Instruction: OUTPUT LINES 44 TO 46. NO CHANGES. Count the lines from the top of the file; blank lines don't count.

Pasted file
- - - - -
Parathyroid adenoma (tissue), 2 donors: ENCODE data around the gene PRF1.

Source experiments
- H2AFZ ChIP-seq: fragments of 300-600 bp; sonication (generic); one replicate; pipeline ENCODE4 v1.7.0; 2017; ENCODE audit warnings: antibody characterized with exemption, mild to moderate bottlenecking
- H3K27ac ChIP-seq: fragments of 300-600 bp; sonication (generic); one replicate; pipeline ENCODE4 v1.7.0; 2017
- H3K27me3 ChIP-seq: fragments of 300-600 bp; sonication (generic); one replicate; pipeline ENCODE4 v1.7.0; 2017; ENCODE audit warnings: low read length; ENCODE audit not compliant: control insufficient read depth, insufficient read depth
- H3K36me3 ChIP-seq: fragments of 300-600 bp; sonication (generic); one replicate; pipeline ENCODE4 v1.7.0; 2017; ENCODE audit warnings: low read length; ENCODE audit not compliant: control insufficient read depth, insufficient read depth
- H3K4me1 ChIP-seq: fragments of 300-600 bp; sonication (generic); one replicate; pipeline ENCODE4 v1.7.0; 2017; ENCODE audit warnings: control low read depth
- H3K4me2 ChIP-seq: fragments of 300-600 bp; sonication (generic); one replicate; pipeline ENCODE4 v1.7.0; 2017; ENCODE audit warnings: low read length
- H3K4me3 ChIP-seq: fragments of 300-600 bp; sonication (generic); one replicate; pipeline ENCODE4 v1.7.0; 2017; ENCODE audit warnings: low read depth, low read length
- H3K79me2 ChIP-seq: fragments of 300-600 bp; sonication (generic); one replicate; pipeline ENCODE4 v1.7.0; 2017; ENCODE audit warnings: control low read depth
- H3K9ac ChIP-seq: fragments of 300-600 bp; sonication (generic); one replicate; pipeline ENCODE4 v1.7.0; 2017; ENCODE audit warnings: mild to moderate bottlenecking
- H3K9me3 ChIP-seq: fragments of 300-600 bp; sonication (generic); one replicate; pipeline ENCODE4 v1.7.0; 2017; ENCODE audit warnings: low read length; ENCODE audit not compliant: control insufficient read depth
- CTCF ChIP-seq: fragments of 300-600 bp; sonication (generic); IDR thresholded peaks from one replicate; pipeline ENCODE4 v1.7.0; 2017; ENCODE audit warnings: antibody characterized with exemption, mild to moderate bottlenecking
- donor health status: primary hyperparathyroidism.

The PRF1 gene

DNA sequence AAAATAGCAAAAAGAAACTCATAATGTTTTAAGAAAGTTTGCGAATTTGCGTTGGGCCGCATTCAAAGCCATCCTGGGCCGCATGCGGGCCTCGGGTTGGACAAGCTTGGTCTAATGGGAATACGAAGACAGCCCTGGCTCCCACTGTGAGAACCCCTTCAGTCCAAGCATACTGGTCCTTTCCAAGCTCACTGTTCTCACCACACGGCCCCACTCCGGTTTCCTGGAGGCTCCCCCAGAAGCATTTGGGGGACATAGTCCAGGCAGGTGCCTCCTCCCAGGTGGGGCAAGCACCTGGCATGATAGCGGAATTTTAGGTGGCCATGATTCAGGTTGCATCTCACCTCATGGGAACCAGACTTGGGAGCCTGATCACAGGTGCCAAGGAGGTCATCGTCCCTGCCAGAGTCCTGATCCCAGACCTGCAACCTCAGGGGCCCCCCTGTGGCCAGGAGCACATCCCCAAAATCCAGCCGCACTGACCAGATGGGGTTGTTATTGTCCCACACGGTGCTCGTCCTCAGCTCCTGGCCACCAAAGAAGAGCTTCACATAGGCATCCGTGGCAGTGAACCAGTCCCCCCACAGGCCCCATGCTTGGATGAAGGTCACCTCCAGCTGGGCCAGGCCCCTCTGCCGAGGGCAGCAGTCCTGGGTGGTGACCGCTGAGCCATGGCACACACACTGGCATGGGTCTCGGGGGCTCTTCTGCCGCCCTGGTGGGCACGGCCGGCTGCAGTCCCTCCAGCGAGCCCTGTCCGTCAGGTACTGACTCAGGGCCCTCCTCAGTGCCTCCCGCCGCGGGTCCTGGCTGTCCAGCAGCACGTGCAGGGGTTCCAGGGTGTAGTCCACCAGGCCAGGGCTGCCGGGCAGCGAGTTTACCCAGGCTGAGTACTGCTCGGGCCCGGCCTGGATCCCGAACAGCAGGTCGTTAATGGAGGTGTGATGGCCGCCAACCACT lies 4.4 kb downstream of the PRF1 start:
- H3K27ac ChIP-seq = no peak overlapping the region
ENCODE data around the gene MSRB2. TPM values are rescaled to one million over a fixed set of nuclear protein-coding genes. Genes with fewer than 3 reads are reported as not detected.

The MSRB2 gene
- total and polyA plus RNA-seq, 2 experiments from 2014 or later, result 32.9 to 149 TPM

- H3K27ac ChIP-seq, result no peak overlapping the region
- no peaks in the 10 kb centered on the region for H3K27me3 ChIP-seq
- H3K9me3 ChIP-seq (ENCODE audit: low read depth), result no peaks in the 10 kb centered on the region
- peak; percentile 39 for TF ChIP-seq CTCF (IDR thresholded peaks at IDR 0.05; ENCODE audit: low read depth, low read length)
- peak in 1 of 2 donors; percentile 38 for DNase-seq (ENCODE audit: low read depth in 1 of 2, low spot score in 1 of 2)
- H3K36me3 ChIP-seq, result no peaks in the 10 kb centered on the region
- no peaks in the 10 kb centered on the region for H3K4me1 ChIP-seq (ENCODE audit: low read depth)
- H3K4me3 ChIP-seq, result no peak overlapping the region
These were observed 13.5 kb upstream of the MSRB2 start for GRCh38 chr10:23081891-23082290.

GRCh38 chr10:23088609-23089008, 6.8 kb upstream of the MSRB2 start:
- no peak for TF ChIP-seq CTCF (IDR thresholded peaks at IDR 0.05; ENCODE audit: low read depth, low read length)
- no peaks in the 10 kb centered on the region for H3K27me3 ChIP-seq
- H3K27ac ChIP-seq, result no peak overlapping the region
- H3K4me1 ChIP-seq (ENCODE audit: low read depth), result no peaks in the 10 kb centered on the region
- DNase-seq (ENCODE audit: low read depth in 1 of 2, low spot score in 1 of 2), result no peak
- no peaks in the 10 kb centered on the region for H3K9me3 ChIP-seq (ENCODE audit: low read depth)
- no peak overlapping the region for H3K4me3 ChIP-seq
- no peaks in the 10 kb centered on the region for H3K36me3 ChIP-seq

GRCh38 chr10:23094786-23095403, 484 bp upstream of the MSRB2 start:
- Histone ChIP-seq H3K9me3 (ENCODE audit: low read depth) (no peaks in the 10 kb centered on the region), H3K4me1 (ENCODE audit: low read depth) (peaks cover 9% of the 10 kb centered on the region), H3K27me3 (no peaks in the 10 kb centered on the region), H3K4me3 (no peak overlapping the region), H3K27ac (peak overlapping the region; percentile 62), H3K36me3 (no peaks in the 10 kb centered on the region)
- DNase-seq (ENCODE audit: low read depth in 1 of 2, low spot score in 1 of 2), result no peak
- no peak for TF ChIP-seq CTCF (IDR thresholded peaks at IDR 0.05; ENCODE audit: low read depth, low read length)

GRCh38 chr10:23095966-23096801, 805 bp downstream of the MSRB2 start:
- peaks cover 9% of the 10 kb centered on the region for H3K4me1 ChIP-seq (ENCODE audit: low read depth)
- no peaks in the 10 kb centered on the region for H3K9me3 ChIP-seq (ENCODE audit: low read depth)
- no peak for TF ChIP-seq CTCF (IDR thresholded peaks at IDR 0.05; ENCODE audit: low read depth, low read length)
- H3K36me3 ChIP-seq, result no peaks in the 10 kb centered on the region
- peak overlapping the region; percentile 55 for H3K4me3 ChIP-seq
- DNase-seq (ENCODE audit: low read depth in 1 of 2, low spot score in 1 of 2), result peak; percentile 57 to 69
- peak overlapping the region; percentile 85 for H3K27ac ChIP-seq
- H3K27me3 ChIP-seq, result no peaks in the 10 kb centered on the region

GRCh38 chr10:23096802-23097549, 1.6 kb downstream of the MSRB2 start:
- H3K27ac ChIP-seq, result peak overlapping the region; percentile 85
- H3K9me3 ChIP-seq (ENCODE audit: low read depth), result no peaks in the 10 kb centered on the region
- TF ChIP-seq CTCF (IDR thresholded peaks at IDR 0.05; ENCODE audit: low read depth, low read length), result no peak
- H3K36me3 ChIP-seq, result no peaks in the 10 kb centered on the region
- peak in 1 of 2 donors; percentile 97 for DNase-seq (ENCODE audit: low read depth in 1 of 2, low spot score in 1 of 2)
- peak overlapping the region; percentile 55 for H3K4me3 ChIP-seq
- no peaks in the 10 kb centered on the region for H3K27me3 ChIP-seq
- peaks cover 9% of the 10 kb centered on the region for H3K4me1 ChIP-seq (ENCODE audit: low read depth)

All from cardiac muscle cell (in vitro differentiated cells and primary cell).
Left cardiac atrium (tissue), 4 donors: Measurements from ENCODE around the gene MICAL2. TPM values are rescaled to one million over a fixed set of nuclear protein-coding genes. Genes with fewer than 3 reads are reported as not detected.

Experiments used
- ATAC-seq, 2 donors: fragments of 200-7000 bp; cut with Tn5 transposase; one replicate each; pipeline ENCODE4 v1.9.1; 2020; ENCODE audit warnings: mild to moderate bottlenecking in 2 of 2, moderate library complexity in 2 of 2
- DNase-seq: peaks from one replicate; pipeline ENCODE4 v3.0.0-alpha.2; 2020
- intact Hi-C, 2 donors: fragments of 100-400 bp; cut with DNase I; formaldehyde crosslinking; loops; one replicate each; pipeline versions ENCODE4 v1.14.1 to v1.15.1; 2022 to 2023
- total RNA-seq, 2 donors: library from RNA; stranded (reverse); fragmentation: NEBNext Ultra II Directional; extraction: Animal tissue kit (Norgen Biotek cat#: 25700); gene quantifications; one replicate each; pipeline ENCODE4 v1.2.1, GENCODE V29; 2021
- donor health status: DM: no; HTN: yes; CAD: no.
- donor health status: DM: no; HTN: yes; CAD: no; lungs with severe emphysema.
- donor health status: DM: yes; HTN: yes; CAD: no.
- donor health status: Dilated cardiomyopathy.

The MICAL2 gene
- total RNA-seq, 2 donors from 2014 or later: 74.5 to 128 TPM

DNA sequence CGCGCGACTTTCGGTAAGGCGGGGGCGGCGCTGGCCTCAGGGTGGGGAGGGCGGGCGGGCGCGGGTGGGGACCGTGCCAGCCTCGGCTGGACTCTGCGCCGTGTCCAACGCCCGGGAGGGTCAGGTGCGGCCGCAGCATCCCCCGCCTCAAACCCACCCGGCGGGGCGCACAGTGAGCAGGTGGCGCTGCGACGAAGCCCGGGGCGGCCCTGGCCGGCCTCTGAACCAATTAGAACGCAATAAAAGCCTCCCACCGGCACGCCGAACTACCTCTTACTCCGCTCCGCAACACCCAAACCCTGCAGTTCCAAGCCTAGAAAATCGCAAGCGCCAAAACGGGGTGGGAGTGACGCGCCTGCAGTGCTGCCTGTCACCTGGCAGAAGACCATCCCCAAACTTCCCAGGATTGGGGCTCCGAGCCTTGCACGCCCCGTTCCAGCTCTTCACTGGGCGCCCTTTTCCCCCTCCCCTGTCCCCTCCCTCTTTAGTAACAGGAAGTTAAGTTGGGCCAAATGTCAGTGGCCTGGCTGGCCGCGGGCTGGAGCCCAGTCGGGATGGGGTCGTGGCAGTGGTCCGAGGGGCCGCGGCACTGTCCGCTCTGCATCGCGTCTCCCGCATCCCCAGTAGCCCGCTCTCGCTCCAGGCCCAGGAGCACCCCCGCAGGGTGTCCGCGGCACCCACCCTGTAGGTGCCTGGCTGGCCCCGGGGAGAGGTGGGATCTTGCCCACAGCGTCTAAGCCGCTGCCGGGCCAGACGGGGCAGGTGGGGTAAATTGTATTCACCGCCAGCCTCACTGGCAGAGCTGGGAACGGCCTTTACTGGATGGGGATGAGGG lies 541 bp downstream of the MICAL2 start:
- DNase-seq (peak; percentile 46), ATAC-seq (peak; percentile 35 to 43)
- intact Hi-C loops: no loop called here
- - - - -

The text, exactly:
- peaks cover 9% of the 10 kb centered on the region for H3K4me1 ChIP-seq (ENCODE audit: low read depth)
- no peaks in the 10 kb centered on the region for H3K9me3 ChIP-seq (ENCODE audit: low read depth)
- no peak for TF ChIP-seq CTCF (IDR thresholded peaks at IDR 0.05; ENCODE audit: low read depth, low read length)